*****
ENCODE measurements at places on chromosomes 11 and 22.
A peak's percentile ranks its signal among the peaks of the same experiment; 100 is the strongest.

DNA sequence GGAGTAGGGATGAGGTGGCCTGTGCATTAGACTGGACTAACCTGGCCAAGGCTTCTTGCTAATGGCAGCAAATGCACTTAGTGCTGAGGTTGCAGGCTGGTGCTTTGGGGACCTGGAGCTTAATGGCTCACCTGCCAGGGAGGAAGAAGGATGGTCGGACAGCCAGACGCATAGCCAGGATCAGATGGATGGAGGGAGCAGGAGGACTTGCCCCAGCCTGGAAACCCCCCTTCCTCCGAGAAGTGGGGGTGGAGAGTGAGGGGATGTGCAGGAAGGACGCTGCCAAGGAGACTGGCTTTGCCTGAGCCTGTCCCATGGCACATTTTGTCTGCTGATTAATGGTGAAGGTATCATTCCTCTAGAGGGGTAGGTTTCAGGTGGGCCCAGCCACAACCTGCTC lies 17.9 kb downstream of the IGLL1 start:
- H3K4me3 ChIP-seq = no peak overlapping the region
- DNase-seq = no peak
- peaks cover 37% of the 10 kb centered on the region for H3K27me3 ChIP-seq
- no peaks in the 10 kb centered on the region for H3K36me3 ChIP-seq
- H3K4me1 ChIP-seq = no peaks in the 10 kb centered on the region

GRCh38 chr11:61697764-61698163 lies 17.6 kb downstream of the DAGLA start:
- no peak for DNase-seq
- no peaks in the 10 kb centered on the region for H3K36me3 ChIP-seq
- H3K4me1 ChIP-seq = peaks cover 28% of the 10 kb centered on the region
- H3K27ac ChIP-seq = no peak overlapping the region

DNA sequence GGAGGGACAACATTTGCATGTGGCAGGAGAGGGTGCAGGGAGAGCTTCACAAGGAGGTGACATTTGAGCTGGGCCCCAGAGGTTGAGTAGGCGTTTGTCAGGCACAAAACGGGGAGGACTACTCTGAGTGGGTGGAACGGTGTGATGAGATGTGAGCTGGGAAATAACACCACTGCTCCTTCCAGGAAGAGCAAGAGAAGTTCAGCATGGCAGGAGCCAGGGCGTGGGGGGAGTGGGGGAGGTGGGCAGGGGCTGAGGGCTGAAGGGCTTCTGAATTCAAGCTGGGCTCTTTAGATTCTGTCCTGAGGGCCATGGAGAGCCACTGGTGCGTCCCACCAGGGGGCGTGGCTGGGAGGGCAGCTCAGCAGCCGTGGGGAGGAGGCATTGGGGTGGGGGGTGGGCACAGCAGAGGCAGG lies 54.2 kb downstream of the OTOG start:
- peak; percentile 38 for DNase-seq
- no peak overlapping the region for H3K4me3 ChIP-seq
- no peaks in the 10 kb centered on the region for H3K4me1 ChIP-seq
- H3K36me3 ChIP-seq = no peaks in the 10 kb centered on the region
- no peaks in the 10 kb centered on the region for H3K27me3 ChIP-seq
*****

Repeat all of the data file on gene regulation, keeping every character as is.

ENCODE measurements at places on chromosomes 11 and 22.
A peak's percentile ranks its signal among the peaks of the same experiment; 100 is the strongest.

DNA sequence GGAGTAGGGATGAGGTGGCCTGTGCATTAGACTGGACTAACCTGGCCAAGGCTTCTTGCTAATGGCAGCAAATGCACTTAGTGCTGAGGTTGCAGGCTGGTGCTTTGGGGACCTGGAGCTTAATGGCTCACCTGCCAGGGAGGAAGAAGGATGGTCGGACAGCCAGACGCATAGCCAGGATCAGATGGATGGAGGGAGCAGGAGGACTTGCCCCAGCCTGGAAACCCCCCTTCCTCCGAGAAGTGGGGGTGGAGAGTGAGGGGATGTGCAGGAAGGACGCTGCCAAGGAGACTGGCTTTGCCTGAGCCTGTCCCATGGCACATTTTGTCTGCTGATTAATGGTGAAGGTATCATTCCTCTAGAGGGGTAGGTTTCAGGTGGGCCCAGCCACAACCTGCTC lies 17.9 kb downstream of the IGLL1 start:
- H3K4me3 ChIP-seq = no peak overlapping the region
- DNase-seq = no peak
- peaks cover 37% of the 10 kb centered on the region for H3K27me3 ChIP-seq
- no peaks in the 10 kb centered on the region for H3K36me3 ChIP-seq
- H3K4me1 ChIP-seq = no peaks in the 10 kb centered on the region

GRCh38 chr11:61697764-61698163 lies 17.6 kb downstream of the DAGLA start:
- no peak for DNase-seq
- no peaks in the 10 kb centered on the region for H3K36me3 ChIP-seq
- H3K4me1 ChIP-seq = peaks cover 28% of the 10 kb centered on the region
- H3K27ac ChIP-seq = no peak overlapping the region

DNA sequence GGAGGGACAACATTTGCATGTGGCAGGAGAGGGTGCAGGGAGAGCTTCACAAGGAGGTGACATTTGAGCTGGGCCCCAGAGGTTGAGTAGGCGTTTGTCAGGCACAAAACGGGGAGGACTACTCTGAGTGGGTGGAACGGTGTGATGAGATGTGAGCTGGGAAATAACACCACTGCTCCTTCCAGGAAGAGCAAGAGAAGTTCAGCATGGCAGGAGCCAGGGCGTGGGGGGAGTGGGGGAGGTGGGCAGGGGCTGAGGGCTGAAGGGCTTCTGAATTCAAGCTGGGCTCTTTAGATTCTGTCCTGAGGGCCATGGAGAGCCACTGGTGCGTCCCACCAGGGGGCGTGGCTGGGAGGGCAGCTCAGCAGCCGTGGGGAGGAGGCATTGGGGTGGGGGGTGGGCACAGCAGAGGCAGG lies 54.2 kb downstream of the OTOG start:
- peak; percentile 38 for DNase-seq
- no peak overlapping the region for H3K4me3 ChIP-seq
- no peaks in the 10 kb centered on the region for H3K4me1 ChIP-seq
- H3K36me3 ChIP-seq = no peaks in the 10 kb centered on the region
- no peaks in the 10 kb centered on the region for H3K27me3 ChIP-seq